Early Christians’ Equitable Distribution of Sales Proceeds “a model”: Nigerian Archbishop

Archbishop Ignatius Ayau Kaigama of Nigeria's Abuja Archdiocese. Credit: Abuja Archdiocese

The equitable distribution of proceeds from sales of personal possessions by members of the early Christian communities “should be a model” for the people of God in Nigeria in various spheres, from political, to social, and to “national life”, a Catholic Archbishop in the West African nation has said.

In his Sunday, April 16 homily at Our Lady Queen of Nigeria Pro-Cathedral of Abuja Archdiocese, Archbishop Ignatius Ayau Kaigama said Africa’s most populous nation will continue experiencing effects of “social retardation” if the country’s resources are not equitably distributed.

“How the early Christian community equitably distributed the proceeds of their sales should be a model for our social, political, and national life,” Archbishop Kaigama said during the Second Sunday of Easter, the Divine Mercy Sunday.

The Archbishop of Abuja said early Christians demonstrated “not only a strong sense of communal living but also mercy in action.”

“The early Church was a community in which no one was left in abject poverty or misery because they held all things in common,” the Nigerian Catholic Archbishop said.


He went on to note that Nigeria’s “enormous material resources” do not seem sufficient for all citizens owing to selfishness and graft, among other vices.

Nigeria is blessed with enormous material resources, but the deep-seated corruption associated with public service has seen the gross mismanagement and embezzlement of our common patrimony,” Archbishop Kaigama said.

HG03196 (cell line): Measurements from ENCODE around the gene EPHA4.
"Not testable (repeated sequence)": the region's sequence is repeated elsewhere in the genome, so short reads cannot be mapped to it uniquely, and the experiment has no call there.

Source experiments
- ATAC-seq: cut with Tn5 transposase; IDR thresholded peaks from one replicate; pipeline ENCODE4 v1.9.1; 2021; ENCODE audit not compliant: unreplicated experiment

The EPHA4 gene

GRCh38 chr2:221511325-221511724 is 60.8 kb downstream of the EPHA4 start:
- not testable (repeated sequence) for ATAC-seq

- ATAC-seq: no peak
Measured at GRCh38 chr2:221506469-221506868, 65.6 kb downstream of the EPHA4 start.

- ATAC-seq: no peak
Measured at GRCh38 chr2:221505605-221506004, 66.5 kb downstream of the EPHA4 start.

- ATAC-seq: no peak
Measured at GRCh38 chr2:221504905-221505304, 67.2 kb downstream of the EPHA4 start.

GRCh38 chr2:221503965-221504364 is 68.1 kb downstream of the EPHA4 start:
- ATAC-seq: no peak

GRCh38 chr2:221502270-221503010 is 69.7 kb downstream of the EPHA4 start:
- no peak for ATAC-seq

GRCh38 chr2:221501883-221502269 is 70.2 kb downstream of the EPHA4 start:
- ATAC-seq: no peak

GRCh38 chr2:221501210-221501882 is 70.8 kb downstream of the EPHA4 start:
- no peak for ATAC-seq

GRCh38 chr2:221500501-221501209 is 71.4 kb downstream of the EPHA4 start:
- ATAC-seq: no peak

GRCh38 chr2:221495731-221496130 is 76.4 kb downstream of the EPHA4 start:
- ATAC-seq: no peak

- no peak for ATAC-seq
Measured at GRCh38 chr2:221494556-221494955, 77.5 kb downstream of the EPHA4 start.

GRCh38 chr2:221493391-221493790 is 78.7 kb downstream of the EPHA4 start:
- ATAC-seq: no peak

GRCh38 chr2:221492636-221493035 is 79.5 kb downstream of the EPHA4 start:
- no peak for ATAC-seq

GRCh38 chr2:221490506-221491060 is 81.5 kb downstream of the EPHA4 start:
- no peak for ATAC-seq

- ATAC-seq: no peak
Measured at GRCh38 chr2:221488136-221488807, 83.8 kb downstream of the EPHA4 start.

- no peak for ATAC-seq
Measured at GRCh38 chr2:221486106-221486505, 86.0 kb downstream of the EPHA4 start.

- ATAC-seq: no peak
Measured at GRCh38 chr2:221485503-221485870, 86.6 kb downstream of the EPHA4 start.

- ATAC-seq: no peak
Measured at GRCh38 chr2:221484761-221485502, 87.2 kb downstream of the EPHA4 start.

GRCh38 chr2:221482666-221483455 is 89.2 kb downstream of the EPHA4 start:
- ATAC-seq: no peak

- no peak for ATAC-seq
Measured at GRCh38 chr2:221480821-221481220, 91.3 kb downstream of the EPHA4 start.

The 64-year-old Catholic Church leader who started his Episcopal Ministry in April 1995 as the Bishop of Nigeria’s Jalingo Diocese further said that he found it regrettable that the qualities that guided the early Christian community are no doubt in short supply in our contemporary world.” 

“Until our national wealth is distributed equitably and the needs of the populace at the lowest levels are met, we will continue to experience the devastating effects of social retardation,” he warned. 

The Catholic Archbishop also said that it is unfortunate that the people of God in Nigeria “are experiencing discrimination in the civil and political space on account of their ethnic, religious, or political affiliations.”

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Reflecting on the second reading drawn from the letter of St. Peter, Archbishop Kaigama said, “St. Peter provides words of encouragement and comfort to strengthen our faith.”

“We are assured of the presence of the merciful Lord to enable us to fight every fear with faith and counter our uncertainties with trust and hope, hope that someday, somehow, things will be better,” Archbishop Kaigama said in his Divine Mercy Sunday homily.

Silas Mwale Isenjia is a Kenyan journalist with a great zeal and interest for Catholic Church related communication. He holds a Bachelor’s Degree in Linguistics, Media and Communication from Moi University in Kenya. Silas has vast experience in the Media production industry. He currently works as a Journalist for ACI Africa.